The conflict currently raging in Sudan has caused a large displacement of people seeking safety into neighbouring Chad. According to the latest figures, around 150,000 people have crossed the Chadian border so far, and numbers continue to increase.
Such a sudden influx is putting additional pressure in Chad, a country that already hosted one of the largest refugee populations in central Africa. Over 1 million people are forcibly displaced in the country, around half of them Sudanese refugees.
Find out what the EU is doing, together with its humanitarian partners, to respond to this massive influx of Sudanese refugees.
Before the Sudan crisis, humanitarian needs were already high in Chad, where nearly 7 million people are estimated to require assistance.
To help alleviate the situation, the EU launched a Humanitarian Air Bridge to N’Djamena, bringing critical supplies for humanitarian partners assisting Sudanese refugees at the border. A second flight has landed in N’Djamena on 15 June, bringing another 90 tonnes of supplies.
Moreover, the EU has re-allocated over €2 million to provide emergency relief to people impacted by the crisis in Chad, and it stands ready to do more. Only 28 % of the funding for the latest 130 million dollars appeal has been received, which puts the country under further stress.
Furthermore, to better assess the situation on the ground, in the past weeks we deployed experts from the EU Humanitarian Aid Field Office in N’Djamena, as well as from the headquarters in Brussels. At several sites near the border, they witnessed very hard conditions as partners assisted the newly arrived.
Leaving everything behind
After their visits to the border, our staff describes a very dire situation for the displaced people, who are surviving in extremely precarious conditions.
Humanitarian partners such as the UN’s Refugee Agency (UNHCR), the World Food Programme (WFP), the International Rescue Committee (IRC) or the UN’s Children’s Fund (UNICEF), among others, are working to give some emergency assistance to the newly arrived, while efforts to relocate them to safer areas are ongoing.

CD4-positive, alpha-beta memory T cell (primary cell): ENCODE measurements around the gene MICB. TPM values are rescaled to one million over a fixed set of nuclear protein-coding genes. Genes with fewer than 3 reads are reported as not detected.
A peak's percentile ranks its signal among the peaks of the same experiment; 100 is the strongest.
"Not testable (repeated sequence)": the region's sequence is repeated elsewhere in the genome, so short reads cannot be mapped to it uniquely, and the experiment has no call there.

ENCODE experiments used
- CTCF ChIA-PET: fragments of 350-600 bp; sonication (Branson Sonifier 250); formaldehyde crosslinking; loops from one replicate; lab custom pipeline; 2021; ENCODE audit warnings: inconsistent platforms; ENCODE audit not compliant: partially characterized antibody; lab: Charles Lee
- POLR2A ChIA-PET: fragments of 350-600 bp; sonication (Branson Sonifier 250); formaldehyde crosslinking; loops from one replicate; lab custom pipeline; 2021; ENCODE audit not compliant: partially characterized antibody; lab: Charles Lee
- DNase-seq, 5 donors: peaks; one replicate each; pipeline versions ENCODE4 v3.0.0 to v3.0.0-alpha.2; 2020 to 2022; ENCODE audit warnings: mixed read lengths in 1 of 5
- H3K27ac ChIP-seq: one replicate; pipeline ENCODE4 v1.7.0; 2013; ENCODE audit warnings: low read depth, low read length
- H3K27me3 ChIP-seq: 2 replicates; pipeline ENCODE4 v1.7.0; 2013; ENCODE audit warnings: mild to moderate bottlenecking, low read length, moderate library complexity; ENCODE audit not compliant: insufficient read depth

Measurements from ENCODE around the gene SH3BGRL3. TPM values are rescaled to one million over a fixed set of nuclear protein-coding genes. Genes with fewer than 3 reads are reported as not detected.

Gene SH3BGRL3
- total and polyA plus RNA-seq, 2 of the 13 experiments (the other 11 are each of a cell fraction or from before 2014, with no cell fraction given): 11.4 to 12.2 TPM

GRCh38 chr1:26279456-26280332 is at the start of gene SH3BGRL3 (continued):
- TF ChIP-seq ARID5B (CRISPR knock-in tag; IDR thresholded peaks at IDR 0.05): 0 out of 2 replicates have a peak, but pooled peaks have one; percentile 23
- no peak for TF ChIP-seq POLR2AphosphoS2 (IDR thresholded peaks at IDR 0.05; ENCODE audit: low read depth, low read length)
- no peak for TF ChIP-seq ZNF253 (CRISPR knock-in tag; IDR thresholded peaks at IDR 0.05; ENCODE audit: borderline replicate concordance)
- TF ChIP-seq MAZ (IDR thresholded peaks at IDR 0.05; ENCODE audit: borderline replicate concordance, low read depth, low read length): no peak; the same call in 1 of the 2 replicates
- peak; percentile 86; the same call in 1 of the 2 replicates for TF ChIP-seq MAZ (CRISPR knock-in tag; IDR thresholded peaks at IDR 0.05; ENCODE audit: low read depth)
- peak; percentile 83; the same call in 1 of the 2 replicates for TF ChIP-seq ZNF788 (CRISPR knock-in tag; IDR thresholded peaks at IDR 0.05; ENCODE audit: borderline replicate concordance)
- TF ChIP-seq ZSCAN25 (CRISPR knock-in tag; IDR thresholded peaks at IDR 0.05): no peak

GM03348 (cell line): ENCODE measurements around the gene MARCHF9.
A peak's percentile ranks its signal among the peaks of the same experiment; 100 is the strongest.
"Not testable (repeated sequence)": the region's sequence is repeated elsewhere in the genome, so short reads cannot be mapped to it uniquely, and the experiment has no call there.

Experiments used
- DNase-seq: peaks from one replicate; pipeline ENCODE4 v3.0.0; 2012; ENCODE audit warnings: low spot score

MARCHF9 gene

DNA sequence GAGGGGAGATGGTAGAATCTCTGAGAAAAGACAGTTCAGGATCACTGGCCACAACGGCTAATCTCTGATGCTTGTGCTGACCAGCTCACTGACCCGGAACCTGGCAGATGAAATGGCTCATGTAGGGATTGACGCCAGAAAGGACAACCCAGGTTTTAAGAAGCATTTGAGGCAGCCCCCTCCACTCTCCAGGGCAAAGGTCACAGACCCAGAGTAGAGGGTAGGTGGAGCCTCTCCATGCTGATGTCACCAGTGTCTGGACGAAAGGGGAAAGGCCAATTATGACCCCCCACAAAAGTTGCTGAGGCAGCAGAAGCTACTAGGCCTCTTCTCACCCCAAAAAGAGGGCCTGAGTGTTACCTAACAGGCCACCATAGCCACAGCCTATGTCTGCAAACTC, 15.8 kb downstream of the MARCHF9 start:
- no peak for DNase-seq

Up to 30,000 arrivals were recorded in just 48 hours during the second week of May.
According to the EU’s humanitarian desk officer for Chad in Brussels headquarters, Livia Stella, no words can fully capture the reality she encountered.
“People fled Sudan leaving behind their dear ones, witnessing violence, destruction and abduction. They crossed the border mostly empty-handed to save their lives, and they are now in the hands of the international community, depending on international aid to survive,” she says after her trip to the border last month.
The head of the EU’s humanitarian office in Chad, David Kerespars, similarly stresses that displaced people are entirely dependent for their survival on the aid provided by the local populations and the humanitarian organisations.
“Women and children represent the vast majority of refugees who have reached Chadian territory, after a dangerous journey that has exhausted their last resources. They survive in extremely precarious conditions, having no shelter to protect them from sandstorms and rains, nor any resources,” he explains.
While needs are very high, relocating all people to safer areas further away from the border also poses a major financial and logistic challenge.
Transport remains difficult in the region given the scarcity of means and the precarious state of the roads. In addition, time is of the essence given the upcoming rainy season.
IRC is offering healthcare through mobile clinics, like this one in Borota, where its staff assisted already many women in labour. © European Union, 2023.
The border area is full of “wadis”, dry riverbeds that during the rainy season become streams that may not be crossed during days or weeks, making access even more difficult and sometimes impossible for weeks.
Partners are therefore striving to move people as quickly as possible, and the task ahead remains enormous.
Story by Maria Fernandez Garcia, EU Civil Protection and Humanitarian Aid Operations.
Publication date: 15/06/2023